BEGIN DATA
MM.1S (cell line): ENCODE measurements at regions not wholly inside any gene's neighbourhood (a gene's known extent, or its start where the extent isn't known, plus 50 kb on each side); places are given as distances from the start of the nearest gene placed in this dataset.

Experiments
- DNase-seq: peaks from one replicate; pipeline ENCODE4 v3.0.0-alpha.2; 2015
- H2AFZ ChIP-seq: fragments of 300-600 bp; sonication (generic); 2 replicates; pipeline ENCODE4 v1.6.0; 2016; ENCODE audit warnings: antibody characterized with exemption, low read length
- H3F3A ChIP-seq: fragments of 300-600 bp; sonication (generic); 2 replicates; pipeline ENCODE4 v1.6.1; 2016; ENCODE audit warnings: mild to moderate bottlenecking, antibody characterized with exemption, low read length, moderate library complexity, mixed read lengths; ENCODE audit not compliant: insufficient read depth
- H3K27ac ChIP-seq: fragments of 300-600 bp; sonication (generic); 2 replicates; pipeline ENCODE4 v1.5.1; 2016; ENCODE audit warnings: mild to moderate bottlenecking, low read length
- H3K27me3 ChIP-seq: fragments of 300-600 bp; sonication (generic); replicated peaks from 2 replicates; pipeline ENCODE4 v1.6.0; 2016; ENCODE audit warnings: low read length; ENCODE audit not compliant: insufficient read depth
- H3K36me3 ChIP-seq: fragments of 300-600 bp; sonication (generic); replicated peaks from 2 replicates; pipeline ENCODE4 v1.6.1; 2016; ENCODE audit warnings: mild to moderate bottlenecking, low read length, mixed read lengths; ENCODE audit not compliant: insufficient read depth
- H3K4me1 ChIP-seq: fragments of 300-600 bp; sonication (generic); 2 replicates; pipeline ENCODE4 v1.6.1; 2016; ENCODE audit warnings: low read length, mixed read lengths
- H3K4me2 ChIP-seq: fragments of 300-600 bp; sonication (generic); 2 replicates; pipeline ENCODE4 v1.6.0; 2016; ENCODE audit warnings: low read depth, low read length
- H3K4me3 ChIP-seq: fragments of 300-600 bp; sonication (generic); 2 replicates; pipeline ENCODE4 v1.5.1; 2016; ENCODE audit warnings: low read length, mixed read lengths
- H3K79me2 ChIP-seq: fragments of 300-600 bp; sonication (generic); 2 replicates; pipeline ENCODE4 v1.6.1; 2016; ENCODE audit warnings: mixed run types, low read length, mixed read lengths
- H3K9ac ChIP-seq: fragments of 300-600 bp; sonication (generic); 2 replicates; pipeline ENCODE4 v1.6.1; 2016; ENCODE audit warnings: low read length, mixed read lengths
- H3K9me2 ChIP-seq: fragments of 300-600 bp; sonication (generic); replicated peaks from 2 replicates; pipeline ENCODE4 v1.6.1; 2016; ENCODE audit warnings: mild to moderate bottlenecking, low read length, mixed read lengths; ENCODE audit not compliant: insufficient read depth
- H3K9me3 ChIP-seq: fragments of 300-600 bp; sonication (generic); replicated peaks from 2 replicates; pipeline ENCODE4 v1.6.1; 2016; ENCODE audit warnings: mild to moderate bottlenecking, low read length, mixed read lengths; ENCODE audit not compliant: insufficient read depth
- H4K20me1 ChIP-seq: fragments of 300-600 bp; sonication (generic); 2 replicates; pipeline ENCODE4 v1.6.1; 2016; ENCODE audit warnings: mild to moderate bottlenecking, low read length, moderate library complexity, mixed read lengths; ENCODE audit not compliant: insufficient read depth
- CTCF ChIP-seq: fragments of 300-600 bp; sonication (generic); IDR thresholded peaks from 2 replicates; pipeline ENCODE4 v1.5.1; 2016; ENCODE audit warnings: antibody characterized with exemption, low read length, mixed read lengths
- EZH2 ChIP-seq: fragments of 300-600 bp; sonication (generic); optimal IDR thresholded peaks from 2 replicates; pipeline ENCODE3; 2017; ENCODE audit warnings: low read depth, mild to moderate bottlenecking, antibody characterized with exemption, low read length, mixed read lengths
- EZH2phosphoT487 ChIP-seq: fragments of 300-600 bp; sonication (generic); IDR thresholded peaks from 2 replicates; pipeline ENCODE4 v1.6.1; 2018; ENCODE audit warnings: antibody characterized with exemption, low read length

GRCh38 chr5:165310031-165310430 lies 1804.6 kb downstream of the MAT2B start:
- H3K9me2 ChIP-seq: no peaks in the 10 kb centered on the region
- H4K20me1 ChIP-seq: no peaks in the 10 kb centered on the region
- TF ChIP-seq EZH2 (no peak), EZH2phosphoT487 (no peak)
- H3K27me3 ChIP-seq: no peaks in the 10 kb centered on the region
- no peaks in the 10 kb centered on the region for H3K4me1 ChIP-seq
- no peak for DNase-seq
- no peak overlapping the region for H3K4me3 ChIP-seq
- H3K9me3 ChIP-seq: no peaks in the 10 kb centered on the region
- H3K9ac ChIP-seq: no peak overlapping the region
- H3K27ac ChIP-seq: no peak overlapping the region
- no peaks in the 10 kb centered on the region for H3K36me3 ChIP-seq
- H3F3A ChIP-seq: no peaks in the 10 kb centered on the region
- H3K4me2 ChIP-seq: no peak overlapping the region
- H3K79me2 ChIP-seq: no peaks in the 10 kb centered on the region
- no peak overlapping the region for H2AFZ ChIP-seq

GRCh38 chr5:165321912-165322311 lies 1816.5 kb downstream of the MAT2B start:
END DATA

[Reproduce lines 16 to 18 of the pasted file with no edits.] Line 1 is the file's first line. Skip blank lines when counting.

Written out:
- H4K20me1 ChIP-seq: fragments of 300-600 bp; sonication (generic); 2 replicates; pipeline ENCODE4 v1.6.1; 2016; ENCODE audit warnings: mild to moderate bottlenecking, low read length, moderate library complexity, mixed read lengths; ENCODE audit not compliant: insufficient read depth
- CTCF ChIP-seq: fragments of 300-600 bp; sonication (generic); IDR thresholded peaks from 2 replicates; pipeline ENCODE4 v1.5.1; 2016; ENCODE audit warnings: antibody characterized with exemption, low read length, mixed read lengths
- EZH2 ChIP-seq: fragments of 300-600 bp; sonication (generic); optimal IDR thresholded peaks from 2 replicates; pipeline ENCODE3; 2017; ENCODE audit warnings: low read depth, mild to moderate bottlenecking, antibody characterized with exemption, low read length, mixed read lengths